- HTC: mostly dual band with only the Sensation 4G and Flyer having tri-band
Based on the Mobile Network Code Wikipedia page I did a quick search (using the Find tool in Chrome) to find the number of entries that each UMTS band has
- UMTS 850: 56 entries
- UMTS 900: 26 entries
- UMTS 1700: 10 entries
- UMTS 1900: 35 entries
- UMTS 2100: 344 entries
So it seems logical that most quad band phones leave out 1700 as it has the least entries and that most (if not all) phones support 2100. I think it’s rather sad that HTC has the worst band support considering they make a lot of phones and they are the very mainstream. At the end of the day the multiple band support is only important for frequent travelers and if you want faster 3G speeds. If your device doesn’t support the appropriate UMTS band, as long as it supports GSM band of the carrier you will still get reception to text and make calls but you will be hindered by slower mobile Internet via GPRS / EDGE. So for the quest for faster data speeds and usability anywhere and everywhere do take note of this when you choose your next phone.
Data Compiled and Used
Full Listing of devices with information taken from GSM Arena. Link to the compiled data (Google Docs). This only shows UMTS / HSDPA support as GSM support is similar.
So during my travels I found out about prepaid broadband SIM cards that let you have unlimited mobile broadband (e.g. 3G) while on the go. The ones that I’ve used are fromM1 (Singapore) and Digi (Malaysia). I stumbled upon this poster advertising Zoom! (bmobile’s mobile broadband) while visiting Telbru. This is a perfect opportunity for people to test Zoom! to see how well it works in their area: remember it is a shared Internet connection so it can be slow if the area is saturated. Speed also depends on the modem you are using.
||Days of Unlimited Usage
Note: Just realised my titled was wrong. I forgot to put the word ‘Unlimited’. This is important as DST Go! and bmobile Zoom! already have prepaid options but they are not unlimited. This new unlimited option is a great option for tourist who are here for a short period of time and need not worry about the amount of data they use.
Prepaid Zoom Broadband Poster
I heard about Ubuntu’s 3G support quite a while back, but yesterday was the first time I actually tried it out. This was done using a Nokia E51 connected via USB with a DST Easi card with Ubuntu 9.04. Please note of the importable troubleshooting note below
- Connect the phone and set connectivity mode to “PC Suite”
- A configuration wizard should pop up as shown below:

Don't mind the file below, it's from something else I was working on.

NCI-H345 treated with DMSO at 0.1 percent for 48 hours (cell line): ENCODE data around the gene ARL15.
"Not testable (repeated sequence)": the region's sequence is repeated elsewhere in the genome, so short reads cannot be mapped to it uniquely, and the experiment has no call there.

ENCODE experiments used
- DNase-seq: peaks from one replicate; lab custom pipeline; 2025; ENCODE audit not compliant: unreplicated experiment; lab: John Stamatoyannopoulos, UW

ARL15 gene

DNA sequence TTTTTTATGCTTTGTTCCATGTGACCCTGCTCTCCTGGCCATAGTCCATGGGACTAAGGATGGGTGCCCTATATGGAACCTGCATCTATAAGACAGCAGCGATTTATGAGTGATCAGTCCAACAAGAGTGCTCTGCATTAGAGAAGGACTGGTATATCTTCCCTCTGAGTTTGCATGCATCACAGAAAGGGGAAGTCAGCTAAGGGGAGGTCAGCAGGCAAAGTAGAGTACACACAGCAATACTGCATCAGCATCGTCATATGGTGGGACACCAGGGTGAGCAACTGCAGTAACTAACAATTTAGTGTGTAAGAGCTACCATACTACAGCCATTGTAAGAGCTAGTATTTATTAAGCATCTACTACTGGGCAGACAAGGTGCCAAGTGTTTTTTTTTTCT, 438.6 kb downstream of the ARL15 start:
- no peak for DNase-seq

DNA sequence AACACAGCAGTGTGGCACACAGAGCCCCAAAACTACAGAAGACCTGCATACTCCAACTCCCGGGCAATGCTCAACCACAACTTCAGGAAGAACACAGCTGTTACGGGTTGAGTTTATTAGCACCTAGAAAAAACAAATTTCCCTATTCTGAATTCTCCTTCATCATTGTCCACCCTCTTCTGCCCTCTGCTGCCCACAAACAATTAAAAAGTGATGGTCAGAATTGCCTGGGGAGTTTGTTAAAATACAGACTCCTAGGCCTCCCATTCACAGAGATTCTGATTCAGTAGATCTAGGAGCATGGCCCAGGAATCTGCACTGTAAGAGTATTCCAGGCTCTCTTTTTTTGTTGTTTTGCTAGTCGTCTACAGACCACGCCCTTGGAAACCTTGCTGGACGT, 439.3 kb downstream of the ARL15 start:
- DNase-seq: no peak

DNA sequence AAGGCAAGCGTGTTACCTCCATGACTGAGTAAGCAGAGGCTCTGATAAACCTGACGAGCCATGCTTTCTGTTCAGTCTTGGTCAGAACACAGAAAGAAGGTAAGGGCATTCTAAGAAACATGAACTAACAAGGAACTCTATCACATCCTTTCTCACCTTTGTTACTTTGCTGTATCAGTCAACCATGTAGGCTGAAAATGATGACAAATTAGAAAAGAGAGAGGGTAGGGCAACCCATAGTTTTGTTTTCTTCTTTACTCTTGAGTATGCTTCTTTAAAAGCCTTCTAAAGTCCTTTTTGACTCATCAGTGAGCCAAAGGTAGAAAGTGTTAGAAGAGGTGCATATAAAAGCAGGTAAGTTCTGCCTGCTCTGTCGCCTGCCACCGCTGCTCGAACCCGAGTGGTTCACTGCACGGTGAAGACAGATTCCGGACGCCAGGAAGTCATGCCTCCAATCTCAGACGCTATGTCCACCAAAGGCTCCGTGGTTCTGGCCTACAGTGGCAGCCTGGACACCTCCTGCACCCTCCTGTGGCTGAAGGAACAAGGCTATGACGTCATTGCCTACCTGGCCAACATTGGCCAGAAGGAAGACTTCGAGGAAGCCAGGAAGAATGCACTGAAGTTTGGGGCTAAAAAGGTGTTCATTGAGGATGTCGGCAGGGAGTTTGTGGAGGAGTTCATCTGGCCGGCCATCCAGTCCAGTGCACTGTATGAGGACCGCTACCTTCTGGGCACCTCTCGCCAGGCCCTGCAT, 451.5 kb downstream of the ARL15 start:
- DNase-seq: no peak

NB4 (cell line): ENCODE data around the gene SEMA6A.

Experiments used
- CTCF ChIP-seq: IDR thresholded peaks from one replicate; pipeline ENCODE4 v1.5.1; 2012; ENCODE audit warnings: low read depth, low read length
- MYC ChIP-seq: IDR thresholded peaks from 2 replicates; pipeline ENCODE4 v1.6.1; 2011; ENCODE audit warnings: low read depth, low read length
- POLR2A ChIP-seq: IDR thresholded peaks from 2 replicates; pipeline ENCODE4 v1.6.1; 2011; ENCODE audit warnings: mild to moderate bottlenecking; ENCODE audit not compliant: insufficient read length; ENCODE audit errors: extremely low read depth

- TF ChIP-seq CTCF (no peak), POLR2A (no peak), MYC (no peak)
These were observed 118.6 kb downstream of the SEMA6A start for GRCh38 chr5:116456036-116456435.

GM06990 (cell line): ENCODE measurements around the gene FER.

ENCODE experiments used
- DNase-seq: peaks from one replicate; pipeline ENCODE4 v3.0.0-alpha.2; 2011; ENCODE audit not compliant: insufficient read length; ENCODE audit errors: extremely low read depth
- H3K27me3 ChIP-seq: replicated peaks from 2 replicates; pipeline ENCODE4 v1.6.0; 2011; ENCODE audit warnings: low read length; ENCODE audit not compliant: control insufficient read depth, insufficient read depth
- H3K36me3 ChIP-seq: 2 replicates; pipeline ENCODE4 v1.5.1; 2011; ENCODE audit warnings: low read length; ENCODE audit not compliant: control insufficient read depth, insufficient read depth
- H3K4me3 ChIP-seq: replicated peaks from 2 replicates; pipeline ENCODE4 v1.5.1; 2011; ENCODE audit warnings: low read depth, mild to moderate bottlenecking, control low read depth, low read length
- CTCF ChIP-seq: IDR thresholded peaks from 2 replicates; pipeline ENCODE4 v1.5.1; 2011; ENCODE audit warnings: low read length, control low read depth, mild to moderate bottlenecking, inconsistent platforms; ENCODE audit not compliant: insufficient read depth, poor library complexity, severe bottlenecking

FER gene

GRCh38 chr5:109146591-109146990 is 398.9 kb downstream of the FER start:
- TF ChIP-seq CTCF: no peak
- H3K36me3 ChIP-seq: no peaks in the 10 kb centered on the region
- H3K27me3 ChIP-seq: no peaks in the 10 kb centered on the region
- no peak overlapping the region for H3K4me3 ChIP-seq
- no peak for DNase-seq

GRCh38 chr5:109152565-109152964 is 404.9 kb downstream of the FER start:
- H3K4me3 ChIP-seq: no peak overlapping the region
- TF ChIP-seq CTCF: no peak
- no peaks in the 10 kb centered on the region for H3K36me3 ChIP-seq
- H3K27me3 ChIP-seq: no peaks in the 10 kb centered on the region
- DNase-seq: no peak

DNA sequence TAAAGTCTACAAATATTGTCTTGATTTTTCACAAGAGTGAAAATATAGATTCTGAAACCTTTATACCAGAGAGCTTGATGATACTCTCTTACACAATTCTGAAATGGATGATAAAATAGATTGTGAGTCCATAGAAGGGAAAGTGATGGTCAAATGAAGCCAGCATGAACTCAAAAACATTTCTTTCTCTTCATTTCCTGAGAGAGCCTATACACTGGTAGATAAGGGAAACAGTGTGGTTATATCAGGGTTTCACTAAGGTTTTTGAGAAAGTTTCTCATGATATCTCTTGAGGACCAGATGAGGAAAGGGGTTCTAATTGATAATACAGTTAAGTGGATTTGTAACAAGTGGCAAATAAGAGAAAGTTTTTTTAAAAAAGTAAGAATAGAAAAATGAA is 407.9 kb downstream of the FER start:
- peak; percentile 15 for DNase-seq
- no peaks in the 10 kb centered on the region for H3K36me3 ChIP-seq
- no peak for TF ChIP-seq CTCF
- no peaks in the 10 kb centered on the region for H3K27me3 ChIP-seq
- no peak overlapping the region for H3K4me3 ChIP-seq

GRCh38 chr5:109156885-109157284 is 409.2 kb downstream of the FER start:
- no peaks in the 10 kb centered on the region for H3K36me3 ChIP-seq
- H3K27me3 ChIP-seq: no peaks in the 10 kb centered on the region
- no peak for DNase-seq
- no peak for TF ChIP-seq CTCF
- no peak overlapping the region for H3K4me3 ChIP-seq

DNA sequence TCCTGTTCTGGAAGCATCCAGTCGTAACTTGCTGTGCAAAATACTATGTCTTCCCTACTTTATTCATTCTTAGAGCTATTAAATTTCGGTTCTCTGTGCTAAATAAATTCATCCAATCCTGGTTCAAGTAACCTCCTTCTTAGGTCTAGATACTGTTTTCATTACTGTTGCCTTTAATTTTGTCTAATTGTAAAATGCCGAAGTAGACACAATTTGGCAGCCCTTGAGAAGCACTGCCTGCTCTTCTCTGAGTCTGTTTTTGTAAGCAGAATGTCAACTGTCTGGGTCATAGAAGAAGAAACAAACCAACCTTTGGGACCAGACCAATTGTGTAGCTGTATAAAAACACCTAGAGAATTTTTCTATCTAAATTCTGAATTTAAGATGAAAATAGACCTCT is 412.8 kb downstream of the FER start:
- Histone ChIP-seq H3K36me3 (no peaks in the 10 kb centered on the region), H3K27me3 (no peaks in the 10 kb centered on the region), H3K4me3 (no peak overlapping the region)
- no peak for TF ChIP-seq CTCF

If the wizard does not show, start it manually by following these steps:
- Go to the Ubuntu Menu: System > Preferences > Network Connections
- Go to the “Mobile Broadband” tab and click the “Add” button
- Select the any setting as they will be manually edited later. For this example I chose Albania and Vodafone as the country and provider respectively as it has minimal configuration changes
- Give the connection a name: “dst.internet”
- Go to Network connections (System > Preferences > Network Connections) and edit the newly created connection
- Ensure the configuration is as follows:
- Number: *99#
- APN: dst.internet
- Username and password can be left blank
- If the Albania > Vodafone settings were used, only the APN needs to be changed
Left click the network manager applet and connect to the newly created “dst.internet” connection
- Enjoy your mobile broadband =)
Now I wonder if this works for the DST Go! and bmobile Zoom! modems….
If you have a problem connecting please note this bug that causes the connection to timeout if there is a shell running as root. So close all terminals open. It took me 2 hours to figure this out so I hope you won’t have to suffer the same.
While I did get a DST GO! SIM card quite a while back just to see how it is, I am reluctant to call these GO! speed tests as they were done on my phone with a 3G Easi SIM card, not a GO! SIM card. Basically all mobile phone customers of DSTCom (Prima or Easi) can enjoy the fast speeds of GO! without having to spend anything extra, so long as you have the following
- 3G / 3.5G phone
- 3G SIM card
Note: Not all 3G/3.5G phones are created equally and each have a maximum 3G speed that it can obtain. These details can be obtained online from places such as GSMArena.com. E.g. Nokia 6680 max 3G speed of 384 kbps, Nokia E51: max speed of 3.6 Mbps.
Jalan Kebangsaan Lama
UBD: Institute of Medicine